DENVER -- Charlie Blackmon joined an elite group of fleet-footed Rockies when he stole his 39th and 40th bases in the fifth inning of Monday night's 9-3 loss to the Pirates. He's just the fourth player in franchise history to steal 40 bases in a season, joining Eric Young Sr. (1993 and '96), Juan Pierre (2001 and '02) and Willy Taveras (2008).
"I've never been there before. It's really cool," Blackmon said of the 40-steal milestone. "I didn't really set out to have certain number goals in mind, but I'm certainly happy with my improvement over last year."
Blackmon stole 28 bases in 154 games in 2014, and stole a combined 13 bases in 151 games in '11, '12, and '13.
"I think I was just overall better on the bases," Blackmon said of his improvement this year. "I was able to get comfortable with a large lead and have the ability to get back if I needed to, or steal the base. Some of its preparation, but most of it really is being in the right mindset. Being aggressive, but not reckless, not second-guessing yourself, not being doubtful. If I can get in that mindset, basestealing is much easier."
His teammates and coaches can attest to the hard work Blackmon has put into improving that part of his game.
"He puts a lot of time in studying pitchers," manager Walt Weiss said. "He really takes a lot of pride in being an elite basestealer. He's really made himself that. He's always run pretty well, but he does a real nice job of preparing every night to steal bases. Forty bases, that's a lot in this day and age. It's a nice accomplishment."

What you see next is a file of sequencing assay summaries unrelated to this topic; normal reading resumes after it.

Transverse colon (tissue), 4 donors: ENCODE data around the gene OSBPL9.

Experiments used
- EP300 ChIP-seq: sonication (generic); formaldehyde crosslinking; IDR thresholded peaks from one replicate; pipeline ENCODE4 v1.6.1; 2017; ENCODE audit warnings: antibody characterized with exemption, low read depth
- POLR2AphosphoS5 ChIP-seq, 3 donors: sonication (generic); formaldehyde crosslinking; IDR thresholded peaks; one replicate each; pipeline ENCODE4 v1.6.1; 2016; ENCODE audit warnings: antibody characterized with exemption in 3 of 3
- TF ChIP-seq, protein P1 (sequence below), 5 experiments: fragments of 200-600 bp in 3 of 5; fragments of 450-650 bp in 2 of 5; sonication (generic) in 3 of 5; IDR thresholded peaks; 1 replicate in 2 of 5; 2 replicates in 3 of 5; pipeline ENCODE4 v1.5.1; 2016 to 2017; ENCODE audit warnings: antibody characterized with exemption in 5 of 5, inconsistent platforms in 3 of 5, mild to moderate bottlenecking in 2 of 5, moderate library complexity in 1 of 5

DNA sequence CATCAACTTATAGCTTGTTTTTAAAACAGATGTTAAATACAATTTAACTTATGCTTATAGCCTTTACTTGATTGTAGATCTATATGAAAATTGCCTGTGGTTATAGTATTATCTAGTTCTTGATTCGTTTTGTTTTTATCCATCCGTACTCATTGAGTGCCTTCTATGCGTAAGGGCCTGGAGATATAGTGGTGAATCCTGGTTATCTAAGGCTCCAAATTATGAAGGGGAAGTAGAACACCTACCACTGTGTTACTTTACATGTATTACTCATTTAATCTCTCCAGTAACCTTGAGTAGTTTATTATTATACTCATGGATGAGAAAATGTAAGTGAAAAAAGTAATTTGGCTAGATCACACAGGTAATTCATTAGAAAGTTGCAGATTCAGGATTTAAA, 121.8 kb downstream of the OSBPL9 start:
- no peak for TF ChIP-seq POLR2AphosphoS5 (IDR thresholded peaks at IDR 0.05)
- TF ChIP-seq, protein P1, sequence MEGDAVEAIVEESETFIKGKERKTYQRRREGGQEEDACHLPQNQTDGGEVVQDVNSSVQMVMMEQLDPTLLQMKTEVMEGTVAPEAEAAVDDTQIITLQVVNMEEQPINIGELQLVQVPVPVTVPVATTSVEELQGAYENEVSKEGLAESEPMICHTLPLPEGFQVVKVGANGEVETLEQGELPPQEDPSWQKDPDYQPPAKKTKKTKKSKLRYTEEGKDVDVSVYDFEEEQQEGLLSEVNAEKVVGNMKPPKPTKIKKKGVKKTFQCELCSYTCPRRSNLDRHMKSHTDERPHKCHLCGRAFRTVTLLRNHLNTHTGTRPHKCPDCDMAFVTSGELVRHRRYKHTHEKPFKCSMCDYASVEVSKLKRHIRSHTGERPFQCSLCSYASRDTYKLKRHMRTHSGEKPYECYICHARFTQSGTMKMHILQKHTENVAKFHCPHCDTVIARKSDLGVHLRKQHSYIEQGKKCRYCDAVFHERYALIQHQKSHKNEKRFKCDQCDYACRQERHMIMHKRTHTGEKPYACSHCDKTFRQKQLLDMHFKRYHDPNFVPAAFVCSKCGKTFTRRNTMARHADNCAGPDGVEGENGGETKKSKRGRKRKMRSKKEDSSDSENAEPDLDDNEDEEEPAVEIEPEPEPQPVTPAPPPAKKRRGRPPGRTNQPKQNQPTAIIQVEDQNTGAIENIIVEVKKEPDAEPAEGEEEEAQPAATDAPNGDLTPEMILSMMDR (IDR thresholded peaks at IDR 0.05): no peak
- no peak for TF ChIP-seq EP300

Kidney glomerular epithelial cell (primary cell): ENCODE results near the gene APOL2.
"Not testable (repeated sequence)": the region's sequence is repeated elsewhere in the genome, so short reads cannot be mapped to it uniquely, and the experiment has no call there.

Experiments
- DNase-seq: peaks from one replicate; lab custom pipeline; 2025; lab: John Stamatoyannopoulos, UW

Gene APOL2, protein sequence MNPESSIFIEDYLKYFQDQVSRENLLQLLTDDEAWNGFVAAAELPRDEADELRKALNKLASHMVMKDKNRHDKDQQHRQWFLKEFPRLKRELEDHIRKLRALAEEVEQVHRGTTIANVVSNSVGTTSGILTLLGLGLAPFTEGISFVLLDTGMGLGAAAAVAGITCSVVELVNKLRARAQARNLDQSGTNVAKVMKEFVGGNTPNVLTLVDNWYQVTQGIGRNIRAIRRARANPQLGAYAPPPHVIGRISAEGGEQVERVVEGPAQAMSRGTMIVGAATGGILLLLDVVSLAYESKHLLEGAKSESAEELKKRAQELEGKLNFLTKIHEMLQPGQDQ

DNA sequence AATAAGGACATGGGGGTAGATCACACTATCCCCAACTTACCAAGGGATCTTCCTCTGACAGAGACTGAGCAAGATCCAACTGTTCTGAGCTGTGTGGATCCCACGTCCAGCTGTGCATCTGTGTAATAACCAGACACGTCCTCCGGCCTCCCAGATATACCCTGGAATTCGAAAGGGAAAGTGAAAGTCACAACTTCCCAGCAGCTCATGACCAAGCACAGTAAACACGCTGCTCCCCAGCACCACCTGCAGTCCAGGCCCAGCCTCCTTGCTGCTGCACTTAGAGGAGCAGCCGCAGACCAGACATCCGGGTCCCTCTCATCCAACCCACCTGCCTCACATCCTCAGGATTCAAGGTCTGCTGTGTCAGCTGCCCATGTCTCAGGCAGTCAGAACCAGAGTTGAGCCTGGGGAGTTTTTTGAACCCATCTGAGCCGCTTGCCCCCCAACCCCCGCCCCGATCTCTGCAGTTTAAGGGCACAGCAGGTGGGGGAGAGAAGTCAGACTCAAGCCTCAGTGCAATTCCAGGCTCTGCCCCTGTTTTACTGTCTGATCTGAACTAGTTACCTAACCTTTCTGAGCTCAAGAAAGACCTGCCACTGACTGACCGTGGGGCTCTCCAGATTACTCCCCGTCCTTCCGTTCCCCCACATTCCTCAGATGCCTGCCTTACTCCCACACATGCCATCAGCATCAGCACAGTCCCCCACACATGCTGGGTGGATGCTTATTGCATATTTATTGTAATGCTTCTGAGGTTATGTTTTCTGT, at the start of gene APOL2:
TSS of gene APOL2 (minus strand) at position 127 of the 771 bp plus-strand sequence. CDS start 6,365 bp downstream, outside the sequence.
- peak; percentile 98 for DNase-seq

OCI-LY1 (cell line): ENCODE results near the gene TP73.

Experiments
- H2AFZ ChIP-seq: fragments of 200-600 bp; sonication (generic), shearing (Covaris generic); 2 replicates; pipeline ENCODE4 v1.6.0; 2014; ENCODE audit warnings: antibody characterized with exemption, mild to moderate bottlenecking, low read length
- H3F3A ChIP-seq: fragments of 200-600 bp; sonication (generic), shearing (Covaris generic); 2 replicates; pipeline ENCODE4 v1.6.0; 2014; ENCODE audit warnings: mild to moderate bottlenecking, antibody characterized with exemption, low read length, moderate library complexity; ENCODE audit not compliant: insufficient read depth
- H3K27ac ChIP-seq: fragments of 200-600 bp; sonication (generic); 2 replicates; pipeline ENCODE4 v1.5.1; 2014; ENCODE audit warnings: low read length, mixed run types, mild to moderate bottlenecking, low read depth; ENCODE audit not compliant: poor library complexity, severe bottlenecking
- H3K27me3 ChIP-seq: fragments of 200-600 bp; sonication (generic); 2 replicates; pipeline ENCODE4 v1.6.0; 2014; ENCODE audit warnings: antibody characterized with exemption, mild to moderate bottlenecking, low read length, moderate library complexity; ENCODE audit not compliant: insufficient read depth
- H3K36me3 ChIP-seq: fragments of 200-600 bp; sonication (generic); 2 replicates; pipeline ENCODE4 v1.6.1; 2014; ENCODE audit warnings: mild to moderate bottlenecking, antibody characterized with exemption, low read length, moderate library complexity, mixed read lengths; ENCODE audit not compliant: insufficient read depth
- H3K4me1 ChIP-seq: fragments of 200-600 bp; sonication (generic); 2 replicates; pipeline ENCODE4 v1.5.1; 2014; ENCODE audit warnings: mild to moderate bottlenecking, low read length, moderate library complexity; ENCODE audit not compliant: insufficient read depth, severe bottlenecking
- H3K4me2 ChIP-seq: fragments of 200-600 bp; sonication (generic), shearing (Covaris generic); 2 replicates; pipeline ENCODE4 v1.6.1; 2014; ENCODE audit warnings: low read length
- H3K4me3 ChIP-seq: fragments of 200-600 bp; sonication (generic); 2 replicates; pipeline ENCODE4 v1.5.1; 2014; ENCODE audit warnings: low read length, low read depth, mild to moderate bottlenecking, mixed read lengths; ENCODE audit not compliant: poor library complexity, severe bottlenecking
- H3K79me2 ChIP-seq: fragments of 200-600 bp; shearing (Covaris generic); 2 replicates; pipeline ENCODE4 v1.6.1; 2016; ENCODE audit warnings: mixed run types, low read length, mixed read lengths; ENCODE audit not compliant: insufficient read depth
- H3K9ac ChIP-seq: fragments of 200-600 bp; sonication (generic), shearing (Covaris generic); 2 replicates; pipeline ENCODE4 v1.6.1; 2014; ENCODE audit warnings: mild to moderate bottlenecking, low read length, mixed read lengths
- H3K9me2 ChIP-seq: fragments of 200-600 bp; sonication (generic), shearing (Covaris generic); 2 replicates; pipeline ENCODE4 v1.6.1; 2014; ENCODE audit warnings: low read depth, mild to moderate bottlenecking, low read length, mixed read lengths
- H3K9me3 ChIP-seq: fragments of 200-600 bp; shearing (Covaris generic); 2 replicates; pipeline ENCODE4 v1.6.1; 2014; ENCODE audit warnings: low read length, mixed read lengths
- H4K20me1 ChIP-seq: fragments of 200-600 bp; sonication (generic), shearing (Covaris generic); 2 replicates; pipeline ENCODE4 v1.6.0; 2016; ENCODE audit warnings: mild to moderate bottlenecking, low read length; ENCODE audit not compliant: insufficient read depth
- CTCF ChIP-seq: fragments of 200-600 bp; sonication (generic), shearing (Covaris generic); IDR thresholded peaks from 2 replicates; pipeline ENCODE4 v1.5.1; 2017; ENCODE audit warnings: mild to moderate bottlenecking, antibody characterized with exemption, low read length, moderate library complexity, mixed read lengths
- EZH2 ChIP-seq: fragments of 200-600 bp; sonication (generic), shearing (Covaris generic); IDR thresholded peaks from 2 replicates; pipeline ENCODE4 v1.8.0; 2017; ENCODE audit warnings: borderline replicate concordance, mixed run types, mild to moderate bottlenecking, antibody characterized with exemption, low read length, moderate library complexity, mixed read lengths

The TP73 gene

Blackmon's steals came immediately after the Rockies' only run-scoring rally, following Tom Murphy's three-run homer in the fifth. Pinch-hitter Rafael Ynoa struck out looking against A.J. Burnett for the second out, and then Burnett hit Blackmon with a pitch, setting up his two steals.
"That's a good spot," Blackmon explained. "He's trying to get out of the inning, two outs. It's a good spot to move up into scoring position. Obviously, if you're going to steal third there, you've got to make sure you're safe, because it doesn't give you a whole ton of benefit [to be on third instead of second], except for the fact that Burnett was throwing a lot of offspeed stuff in the dirt, and maybe me being on third keeps one of those pitches up and it gets hit hard."
Blackmon's 40 steals are third most in the Majors, trailing Cincinnati's Billy Hamilton (57) and Miami's Dee Gordon (53).
Owen Perkins is a contributor to MLB.com. This story was not subject to the approval of Major League Baseball or its clubs.